New Jersey reporters bemoan a nationally-focused Chris Christie

WASHINGTON D.C. -- Bitter is the taste on the tongue of the scorned Chris Christie beat reporter in New Jersey these days.


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WASHINGTON D.C. — Bitter is the taste on the tongue of the New Jersey reporter scorned on the Chris Christie beat these days.

That was the message — or one of them, at least — at this year’s “Walk to Washington” reporter’s roundtable, where a handful of veteran Garden State journalists convened to mull some of their state’s more pressing political issues. Amid talk of a depleted Transportation Trust Fund, an ongoing pension and benefit reform debacle, and an economically-damaged Atlantic City, the focus turned to what is for many the most significant and exciting story to come out of the state in recent years: Gov. Chris Christie.

“You look at the poll numbers, and you have to start to look at his travel schedule. The fact he’s not visible, he’s not present in the state,” said Andrew George, a statehouse correspondent for NJBIZ. “That’s not just for the press corps, but for the people as well.”

As the two-term governor continues to gear up for a president campaign ahead of next year’s Republican primaries, Christie’s standing both in his party and in the eyes of voters has wavered wildly. After making a huge comeback in 2013, when his reputation was all but trashed under the cloud of Bridgegate, he now finds himself struggling in polls in the national mediasphere, dogged by minor controversies he can’t seems to kick.

Long an out-sized presence in his home state, the Republican’s new-found attention elsewhere has clearly impacted things in New Jersey: his approval rating among residents is at an all-time low, and lawmakers in Trenton seem to be finally looking ahead to life post-Christie.

But Christie’s shift from home-state concern to national ambitions has sent reverberations through the state’s press core, too. A once-revered and respected Republican governor whose rollicking press conferences were often secretly the highlight of many local and state journalists’ week, Christie since seems to have turned the cold-shoulder on that crowd, ratcheting down his public availabilities and even excluding local press from off-the-record meetings in favor of sharing his plans with national outlets.

“He hasn’t had a press conference in the statehouse since September, he hasn’t had a full press conference in New Jersey since October,” bemoaned Matt Katz, of WNYC, who heads the “Christie Tracker” site and podcast and who is writing a book on the governor.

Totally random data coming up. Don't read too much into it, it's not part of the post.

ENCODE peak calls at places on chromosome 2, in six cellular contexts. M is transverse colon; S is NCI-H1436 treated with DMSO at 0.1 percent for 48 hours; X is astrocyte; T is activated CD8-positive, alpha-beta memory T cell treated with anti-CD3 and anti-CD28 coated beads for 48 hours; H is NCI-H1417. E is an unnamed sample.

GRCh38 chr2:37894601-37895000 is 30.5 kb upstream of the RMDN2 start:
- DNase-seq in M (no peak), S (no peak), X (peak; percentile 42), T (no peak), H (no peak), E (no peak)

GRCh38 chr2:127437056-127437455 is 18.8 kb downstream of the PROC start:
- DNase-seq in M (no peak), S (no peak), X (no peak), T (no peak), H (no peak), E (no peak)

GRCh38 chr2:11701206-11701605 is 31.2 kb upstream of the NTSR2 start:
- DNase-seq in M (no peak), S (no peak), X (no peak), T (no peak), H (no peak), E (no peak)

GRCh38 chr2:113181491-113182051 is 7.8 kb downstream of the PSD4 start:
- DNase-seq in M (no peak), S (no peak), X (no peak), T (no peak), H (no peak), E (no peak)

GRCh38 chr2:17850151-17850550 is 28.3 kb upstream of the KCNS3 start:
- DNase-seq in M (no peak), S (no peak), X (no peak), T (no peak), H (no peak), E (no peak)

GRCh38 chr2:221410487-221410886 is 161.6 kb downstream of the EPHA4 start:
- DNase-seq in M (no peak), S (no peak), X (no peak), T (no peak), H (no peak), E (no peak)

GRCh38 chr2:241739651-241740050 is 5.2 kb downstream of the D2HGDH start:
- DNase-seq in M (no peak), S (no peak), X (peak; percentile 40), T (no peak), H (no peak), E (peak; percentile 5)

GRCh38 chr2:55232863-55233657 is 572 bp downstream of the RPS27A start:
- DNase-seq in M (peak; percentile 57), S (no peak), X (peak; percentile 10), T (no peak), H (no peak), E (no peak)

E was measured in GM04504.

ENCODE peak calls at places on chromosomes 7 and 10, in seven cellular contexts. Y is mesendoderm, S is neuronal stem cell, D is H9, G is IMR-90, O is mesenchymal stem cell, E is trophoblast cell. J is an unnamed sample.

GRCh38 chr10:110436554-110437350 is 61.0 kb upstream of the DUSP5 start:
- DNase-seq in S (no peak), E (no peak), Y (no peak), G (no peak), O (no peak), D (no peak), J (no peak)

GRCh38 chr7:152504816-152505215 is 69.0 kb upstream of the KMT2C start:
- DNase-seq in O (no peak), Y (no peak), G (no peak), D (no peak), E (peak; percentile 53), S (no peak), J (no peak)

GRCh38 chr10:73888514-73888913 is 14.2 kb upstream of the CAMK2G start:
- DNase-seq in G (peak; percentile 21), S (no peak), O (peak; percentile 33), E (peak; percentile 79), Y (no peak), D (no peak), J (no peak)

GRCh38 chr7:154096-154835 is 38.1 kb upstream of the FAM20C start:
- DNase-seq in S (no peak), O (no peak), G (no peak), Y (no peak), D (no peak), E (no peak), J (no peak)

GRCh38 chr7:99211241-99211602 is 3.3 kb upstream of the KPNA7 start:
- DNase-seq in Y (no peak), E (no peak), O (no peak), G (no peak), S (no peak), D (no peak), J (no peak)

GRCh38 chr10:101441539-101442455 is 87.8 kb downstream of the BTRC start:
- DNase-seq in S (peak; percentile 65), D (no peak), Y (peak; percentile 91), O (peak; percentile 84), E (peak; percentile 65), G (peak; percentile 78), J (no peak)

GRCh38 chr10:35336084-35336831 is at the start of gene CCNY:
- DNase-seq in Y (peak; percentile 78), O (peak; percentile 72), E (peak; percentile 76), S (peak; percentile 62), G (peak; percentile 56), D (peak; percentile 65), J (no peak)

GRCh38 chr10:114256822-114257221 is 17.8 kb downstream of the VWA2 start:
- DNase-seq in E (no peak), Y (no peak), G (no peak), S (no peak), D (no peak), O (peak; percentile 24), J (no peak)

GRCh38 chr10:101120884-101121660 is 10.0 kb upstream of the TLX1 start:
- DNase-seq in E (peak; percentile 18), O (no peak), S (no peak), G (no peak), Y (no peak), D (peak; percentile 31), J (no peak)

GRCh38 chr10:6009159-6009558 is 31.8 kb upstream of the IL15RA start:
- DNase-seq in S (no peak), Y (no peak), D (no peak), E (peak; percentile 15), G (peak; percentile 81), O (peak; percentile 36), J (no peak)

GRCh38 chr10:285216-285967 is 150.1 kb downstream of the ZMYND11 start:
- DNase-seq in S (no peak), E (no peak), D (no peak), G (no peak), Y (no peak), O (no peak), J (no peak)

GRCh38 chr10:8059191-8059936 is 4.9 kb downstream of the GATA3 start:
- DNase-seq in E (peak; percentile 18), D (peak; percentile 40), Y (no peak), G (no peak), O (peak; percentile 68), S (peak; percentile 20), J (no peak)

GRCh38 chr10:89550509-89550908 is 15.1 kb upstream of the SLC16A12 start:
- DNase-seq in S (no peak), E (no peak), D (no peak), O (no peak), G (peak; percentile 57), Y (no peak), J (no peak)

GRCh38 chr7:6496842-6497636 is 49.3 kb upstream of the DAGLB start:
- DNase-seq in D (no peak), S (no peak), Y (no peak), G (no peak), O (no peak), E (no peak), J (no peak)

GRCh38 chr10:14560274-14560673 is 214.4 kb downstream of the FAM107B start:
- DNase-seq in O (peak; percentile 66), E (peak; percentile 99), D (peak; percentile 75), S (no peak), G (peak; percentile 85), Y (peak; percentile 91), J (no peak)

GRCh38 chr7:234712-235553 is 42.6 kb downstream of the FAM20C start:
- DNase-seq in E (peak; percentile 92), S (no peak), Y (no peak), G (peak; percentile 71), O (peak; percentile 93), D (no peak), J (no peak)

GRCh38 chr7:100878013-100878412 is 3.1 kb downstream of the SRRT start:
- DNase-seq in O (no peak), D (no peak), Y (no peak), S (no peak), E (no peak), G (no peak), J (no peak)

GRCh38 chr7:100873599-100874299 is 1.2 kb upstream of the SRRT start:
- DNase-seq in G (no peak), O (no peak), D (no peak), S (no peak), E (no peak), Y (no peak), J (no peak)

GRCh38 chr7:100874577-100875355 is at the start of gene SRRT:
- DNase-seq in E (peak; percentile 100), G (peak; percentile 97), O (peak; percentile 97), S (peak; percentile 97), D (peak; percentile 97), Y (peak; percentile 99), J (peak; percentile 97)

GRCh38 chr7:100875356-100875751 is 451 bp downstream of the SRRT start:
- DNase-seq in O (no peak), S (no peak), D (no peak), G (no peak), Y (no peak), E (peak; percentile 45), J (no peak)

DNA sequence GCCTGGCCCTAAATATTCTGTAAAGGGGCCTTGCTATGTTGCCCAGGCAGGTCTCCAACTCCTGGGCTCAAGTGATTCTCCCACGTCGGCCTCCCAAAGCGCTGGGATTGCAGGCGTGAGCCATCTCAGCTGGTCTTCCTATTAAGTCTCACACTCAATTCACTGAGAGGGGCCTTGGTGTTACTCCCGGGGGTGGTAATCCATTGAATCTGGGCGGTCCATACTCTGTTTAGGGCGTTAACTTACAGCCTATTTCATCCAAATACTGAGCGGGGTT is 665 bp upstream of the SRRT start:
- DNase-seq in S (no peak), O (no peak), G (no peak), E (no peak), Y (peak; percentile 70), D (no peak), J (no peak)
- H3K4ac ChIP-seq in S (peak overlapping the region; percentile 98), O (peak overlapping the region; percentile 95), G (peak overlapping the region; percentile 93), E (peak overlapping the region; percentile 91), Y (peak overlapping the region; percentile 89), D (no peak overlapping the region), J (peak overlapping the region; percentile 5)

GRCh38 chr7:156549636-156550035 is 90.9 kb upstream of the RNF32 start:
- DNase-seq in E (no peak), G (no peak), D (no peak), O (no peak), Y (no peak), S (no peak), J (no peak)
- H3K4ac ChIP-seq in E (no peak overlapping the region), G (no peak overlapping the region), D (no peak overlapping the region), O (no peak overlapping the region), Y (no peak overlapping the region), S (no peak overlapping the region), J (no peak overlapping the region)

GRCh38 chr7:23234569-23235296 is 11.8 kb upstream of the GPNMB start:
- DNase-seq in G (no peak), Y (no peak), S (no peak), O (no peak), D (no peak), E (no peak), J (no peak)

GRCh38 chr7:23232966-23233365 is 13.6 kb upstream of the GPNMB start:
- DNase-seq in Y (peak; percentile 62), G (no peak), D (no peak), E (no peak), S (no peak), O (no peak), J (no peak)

“This was a guy who used to talk to us almost every week,” NJTV News’ Michael Aron, this morning’s moderator, added.

That Christie’s relative absence in recent weeks, together with his refusal to keep New Jersey’s press in the fold as he charges ahead toward 2016, would be a source of frustration for journalists here is understandable: hour-long press conferences that once bore 10 stories for the enterprising reporter have now dwindled to brief, carefully-groomed remarks at the mic, and even when the governor does confront the cameras, his demeanor — confrontational till death — has changed.

“Often that would be in the context of a 40 min press conference where he’d talk about all kinds of other things, where he’d call out John Boehner, the speaker of his own party, or where he would yell at me or David Cruz,” Katz said about Christie’s more recent public appearances. “It would always be within the larger context of him being Christie.”

While members of the panel sounded shades of regret at the idea of being passed over by an upwardly-mobile Christie after years of good relations, they also suggested it’s ultimately his own loss: his no-holds-barred act and willingness to talk on a multitude of topics often allowed him to dilute of the “mini-controversies” he faced any given week, as well as control the narrative surrounding them.

“He’d also be attacking, when he has an opportunity to talk  in front of the microphone, it gives him the opportunity to take the gun out and start picking people off, and that’s when he’s often most effective,” Katz said.

Panel members suggested that the bout of bad press Christie has faced in recent weeks — from ongoing Bridgegate investigations to slowgoing Hurricane Sandy recovery efforts to controversy of his relationship with figures like Dallas Cowboys owner Jerry Jones and Jordinian King Abdullah — has stemmed from his increasing failure to control those discussions, both at home and nationally.

A good example was his trip to England earlier this month, during which Christie’s office had to quickly walk back controversial comments the governor had offered on vaccinations, calling them out-of-context.

David Cruz, also of NJTV, likened the snowballing of Christie’s problems to a “death by a thousands cuts” — though he said New Jersey’s press corps, despite his relative unpopularity right now, counts him out only at their own “peril.”

“So much has changed. We’ve counted Chris Christie dead some many times since Bridgegate,” Cruz said. “But he has a way of surviving.”

New Jersey reporters bemoan a nationally-focused Chris Christie